The following is an excerpt from “Barack Against The Boys,” my new, WND.com column:
“…Barack’s latest Brownian motion promises to unleash on struggling American businesses armies of strong-arming (and buff-armed, no doubt) Girls Gone Wild, eager for their pound of flesh.
“Another of Obama’s economic prescriptions for a deepening depression was to sign a pay equity act, during which he carped that women still earn just ’78 cents for every dollar men earn—women of color even less.'”
“Such false assertions rely on comparisons of ‘the average wage of all women working fulltime with the average wage of all men working full time.’ Scholarly reams have been written disputing this phony calculus, as it omits vital variables: How long the woman has been in the work force, her age, experience and education; or whether her career has been put on hold to marry and mother.”
“Just as women are more likely than men to have had an interrupted career trajectory, so too are they more inclined to enter lower-paying professions: education instead of engineering, for example.”
“Nonetheless, allow me to dispel distaff America’s claims of disadvantage with a decisive argument:
If women with the same skills as men were getting only 78 cents for every dollar a man earns, men would have long-since priced themselves out of the market.
The fact that the wily entrepreneur doesn’t ditch men in favor of women suggests that different abilities and experience are at work, rather than a conspiracy to suppress women. …”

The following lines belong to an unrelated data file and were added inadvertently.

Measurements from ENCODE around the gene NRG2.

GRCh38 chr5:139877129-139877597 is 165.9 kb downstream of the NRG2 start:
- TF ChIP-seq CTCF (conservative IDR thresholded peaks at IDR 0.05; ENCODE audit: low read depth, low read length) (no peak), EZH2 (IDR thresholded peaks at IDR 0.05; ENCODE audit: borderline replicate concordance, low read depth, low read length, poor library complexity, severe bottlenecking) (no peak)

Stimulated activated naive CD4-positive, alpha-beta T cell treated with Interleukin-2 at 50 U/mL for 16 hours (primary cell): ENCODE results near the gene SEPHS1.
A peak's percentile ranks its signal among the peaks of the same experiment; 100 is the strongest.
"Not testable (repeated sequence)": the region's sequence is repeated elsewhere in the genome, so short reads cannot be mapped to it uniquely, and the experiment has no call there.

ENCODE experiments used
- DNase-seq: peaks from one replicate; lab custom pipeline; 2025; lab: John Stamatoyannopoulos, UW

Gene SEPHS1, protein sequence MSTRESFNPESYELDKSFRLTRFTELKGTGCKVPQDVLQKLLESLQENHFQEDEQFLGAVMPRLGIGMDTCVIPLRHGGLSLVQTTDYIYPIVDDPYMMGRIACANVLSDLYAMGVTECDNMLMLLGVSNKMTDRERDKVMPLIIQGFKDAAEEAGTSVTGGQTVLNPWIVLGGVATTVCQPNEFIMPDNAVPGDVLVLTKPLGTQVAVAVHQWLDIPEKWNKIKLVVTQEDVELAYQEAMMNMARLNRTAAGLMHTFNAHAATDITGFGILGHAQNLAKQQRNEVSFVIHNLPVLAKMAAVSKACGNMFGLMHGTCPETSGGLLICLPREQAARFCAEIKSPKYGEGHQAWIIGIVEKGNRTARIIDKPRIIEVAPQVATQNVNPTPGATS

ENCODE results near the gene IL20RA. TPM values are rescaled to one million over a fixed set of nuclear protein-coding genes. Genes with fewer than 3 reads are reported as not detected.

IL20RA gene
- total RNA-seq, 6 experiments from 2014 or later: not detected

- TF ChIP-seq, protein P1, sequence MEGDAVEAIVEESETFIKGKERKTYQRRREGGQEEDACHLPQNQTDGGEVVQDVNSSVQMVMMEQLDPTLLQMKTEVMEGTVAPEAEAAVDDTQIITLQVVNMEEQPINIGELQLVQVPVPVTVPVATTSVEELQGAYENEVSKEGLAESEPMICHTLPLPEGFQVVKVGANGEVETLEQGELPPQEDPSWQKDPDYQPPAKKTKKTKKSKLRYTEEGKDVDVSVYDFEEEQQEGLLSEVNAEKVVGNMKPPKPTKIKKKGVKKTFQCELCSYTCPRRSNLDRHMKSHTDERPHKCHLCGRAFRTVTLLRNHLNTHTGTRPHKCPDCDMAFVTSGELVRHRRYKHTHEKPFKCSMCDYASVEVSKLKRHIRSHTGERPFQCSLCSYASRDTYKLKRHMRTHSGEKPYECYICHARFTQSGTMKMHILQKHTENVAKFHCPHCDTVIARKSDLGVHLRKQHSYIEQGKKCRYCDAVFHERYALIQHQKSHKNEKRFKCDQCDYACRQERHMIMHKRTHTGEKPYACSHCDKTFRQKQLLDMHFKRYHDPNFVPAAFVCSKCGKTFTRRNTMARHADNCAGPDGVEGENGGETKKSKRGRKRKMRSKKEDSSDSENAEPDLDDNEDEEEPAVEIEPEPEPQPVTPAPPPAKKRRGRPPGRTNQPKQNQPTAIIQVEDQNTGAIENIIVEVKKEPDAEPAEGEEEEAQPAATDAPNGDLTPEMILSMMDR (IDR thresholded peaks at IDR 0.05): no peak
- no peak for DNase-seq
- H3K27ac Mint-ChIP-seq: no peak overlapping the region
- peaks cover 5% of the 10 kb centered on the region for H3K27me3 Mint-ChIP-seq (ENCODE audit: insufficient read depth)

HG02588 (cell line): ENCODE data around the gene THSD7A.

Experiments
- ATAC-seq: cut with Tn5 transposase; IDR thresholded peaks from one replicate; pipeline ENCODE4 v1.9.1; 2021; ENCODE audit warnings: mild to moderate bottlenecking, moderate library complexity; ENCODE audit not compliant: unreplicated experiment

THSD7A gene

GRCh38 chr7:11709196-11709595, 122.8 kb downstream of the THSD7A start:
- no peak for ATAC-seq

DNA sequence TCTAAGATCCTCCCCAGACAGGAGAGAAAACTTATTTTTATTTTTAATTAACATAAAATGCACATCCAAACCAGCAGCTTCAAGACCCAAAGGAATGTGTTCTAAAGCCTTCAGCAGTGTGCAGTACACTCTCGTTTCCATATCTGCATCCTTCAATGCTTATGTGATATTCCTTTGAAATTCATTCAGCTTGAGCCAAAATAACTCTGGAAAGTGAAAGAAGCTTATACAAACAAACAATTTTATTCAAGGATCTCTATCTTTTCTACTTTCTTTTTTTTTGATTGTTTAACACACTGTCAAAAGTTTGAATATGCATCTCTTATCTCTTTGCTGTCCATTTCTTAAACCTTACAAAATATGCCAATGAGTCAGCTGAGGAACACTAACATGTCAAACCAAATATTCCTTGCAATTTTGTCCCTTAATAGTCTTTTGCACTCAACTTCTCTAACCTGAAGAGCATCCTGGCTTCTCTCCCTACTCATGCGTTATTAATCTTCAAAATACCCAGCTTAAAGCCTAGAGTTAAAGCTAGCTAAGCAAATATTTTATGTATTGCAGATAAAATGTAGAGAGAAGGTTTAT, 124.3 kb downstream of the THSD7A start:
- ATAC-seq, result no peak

Read the entire column, “Barack Against The Boys,” on WND.com.
Update I (March 13): “Unemployment: Men Getting Whacked Way More Than Women”:
Such is the word from University of Michigan Professor Mark J.
In the last 12 months, more than 8 of every 10 pink slips have gone to men, he writes.
According to Perry’s blog, Carpe Diem, the lousy economy has idled 1.9 million men, more than four times the number of women let go, 430,000.
The firings have been so gender-lopsided that the male unemployment rate is more than a percentage point higher than that of women.
Previously, women were slightly less likely to have a job.
Perry found suggestions of a cause from a May issue of BusinessWeek. It blamed male dominance in construction work and factory floors, two sectors hardest hit by the credit crunch.
Wall Street also is heavily male and square in the sites of the job-destroying credit crunch.
Update II (March 14): I’m glad Professor Haym B. posted his thoughts in the Comments Section, hereunder. There is a certain comfort in the elegance of immutable logic. At least to this bookish broad.